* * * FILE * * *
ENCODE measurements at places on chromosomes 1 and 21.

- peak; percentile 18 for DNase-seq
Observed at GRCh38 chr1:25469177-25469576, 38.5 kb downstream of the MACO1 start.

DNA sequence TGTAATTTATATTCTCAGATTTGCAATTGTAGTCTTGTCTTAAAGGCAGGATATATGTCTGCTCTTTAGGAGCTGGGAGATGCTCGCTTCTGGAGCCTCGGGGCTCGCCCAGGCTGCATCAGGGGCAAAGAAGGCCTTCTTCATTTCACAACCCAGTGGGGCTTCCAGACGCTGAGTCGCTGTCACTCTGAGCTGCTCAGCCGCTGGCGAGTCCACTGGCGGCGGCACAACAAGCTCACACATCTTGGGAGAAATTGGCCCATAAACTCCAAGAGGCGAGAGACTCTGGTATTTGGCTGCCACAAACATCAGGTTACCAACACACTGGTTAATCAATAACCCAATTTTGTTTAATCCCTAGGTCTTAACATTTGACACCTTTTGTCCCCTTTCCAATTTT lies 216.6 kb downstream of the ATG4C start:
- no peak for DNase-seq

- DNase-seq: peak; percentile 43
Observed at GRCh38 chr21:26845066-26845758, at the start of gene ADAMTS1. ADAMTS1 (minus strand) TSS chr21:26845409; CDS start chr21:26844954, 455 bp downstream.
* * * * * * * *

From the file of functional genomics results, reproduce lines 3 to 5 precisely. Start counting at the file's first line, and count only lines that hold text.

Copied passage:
Observed at GRCh38 chr1:25469177-25469576, 38.5 kb downstream of the MACO1 start.

DNA sequence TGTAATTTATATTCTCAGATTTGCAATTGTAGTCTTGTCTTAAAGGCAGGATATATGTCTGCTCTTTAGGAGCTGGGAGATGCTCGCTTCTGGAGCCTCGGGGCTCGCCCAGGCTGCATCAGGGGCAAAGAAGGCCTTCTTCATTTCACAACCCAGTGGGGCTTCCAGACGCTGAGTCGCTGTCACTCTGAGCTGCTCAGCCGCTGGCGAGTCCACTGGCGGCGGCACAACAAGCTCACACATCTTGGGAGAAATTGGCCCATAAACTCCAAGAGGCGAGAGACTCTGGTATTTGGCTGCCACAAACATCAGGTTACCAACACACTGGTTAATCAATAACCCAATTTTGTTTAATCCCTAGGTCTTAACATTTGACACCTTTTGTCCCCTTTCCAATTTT lies 216.6 kb downstream of the ATG4C start:
- no peak for DNase-seq